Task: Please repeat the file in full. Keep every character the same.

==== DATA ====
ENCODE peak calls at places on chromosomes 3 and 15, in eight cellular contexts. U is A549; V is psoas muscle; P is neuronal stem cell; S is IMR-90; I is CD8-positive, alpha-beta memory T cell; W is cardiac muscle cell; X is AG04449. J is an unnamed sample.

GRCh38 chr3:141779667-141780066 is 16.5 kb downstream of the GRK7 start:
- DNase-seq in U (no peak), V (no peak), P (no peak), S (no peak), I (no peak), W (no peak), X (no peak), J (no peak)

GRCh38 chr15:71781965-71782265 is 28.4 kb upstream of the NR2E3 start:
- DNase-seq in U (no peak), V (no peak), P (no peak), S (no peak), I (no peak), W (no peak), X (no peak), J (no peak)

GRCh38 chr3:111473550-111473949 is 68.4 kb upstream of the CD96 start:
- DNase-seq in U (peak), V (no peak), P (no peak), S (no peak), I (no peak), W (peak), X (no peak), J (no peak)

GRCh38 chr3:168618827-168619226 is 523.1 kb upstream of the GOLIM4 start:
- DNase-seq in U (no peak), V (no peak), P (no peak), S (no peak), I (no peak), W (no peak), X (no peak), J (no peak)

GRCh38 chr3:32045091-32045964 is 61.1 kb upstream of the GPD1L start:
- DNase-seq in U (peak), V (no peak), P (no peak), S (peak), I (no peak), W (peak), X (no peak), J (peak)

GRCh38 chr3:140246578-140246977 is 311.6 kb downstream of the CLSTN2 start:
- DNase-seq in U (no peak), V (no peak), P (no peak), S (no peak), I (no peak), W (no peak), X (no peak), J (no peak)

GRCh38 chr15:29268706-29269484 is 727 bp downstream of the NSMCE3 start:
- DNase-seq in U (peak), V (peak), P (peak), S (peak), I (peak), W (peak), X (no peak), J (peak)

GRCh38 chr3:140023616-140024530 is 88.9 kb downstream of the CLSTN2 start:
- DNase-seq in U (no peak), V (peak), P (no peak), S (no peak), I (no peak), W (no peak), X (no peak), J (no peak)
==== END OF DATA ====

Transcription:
ENCODE peak calls at places on chromosomes 3 and 15, in eight cellular contexts. U is A549; V is psoas muscle; P is neuronal stem cell; S is IMR-90; I is CD8-positive, alpha-beta memory T cell; W is cardiac muscle cell; X is AG04449. J is an unnamed sample.

GRCh38 chr3:141779667-141780066 is 16.5 kb downstream of the GRK7 start:
- DNase-seq in U (no peak), V (no peak), P (no peak), S (no peak), I (no peak), W (no peak), X (no peak), J (no peak)

GRCh38 chr15:71781965-71782265 is 28.4 kb upstream of the NR2E3 start:
- DNase-seq in U (no peak), V (no peak), P (no peak), S (no peak), I (no peak), W (no peak), X (no peak), J (no peak)

GRCh38 chr3:111473550-111473949 is 68.4 kb upstream of the CD96 start:
- DNase-seq in U (peak), V (no peak), P (no peak), S (no peak), I (no peak), W (peak), X (no peak), J (no peak)

GRCh38 chr3:168618827-168619226 is 523.1 kb upstream of the GOLIM4 start:
- DNase-seq in U (no peak), V (no peak), P (no peak), S (no peak), I (no peak), W (no peak), X (no peak), J (no peak)

GRCh38 chr3:32045091-32045964 is 61.1 kb upstream of the GPD1L start:
- DNase-seq in U (peak), V (no peak), P (no peak), S (peak), I (no peak), W (peak), X (no peak), J (peak)

GRCh38 chr3:140246578-140246977 is 311.6 kb downstream of the CLSTN2 start:
- DNase-seq in U (no peak), V (no peak), P (no peak), S (no peak), I (no peak), W (no peak), X (no peak), J (no peak)

GRCh38 chr15:29268706-29269484 is 727 bp downstream of the NSMCE3 start:
- DNase-seq in U (peak), V (peak), P (peak), S (peak), I (peak), W (peak), X (no peak), J (peak)

GRCh38 chr3:140023616-140024530 is 88.9 kb downstream of the CLSTN2 start:
- DNase-seq in U (no peak), V (peak), P (no peak), S (no peak), I (no peak), W (no peak), X (no peak), J (no peak)